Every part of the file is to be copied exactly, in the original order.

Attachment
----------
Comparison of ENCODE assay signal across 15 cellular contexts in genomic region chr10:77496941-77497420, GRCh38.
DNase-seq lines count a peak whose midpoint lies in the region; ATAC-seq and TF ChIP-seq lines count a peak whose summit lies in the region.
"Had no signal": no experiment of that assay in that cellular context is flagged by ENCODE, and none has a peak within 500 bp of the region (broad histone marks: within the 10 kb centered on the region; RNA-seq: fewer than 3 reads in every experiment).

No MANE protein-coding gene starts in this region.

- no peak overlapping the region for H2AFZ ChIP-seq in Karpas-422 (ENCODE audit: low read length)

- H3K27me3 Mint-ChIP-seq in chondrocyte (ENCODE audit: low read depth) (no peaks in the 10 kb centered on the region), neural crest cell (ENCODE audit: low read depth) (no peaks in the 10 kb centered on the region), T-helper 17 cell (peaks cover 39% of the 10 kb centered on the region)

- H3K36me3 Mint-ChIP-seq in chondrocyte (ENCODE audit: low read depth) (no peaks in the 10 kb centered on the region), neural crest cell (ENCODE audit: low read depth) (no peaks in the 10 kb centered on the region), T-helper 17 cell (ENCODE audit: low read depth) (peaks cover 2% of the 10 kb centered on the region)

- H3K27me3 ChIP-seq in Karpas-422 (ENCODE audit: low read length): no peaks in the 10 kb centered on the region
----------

Comparison of ENCODE assay signal across 15 cellular contexts in genomic region chr10:77496941-77497420, GRCh38.
DNase-seq lines count a peak whose midpoint lies in the region; ATAC-seq and TF ChIP-seq lines count a peak whose summit lies in the region.
"Had no signal": no experiment of that assay in that cellular context is flagged by ENCODE, and none has a peak within 500 bp of the region (broad histone marks: within the 10 kb centered on the region; RNA-seq: fewer than 3 reads in every experiment).

No MANE protein-coding gene starts in this region.

- no peak overlapping the region for H2AFZ ChIP-seq in Karpas-422 (ENCODE audit: low read length)

- H3K27me3 Mint-ChIP-seq in chondrocyte (ENCODE audit: low read depth) (no peaks in the 10 kb centered on the region), neural crest cell (ENCODE audit: low read depth) (no peaks in the 10 kb centered on the region), T-helper 17 cell (peaks cover 39% of the 10 kb centered on the region)

- H3K36me3 Mint-ChIP-seq in chondrocyte (ENCODE audit: low read depth) (no peaks in the 10 kb centered on the region), neural crest cell (ENCODE audit: low read depth) (no peaks in the 10 kb centered on the region), T-helper 17 cell (ENCODE audit: low read depth) (peaks cover 2% of the 10 kb centered on the region)

- H3K27me3 ChIP-seq in Karpas-422 (ENCODE audit: low read length): no peaks in the 10 kb centered on the region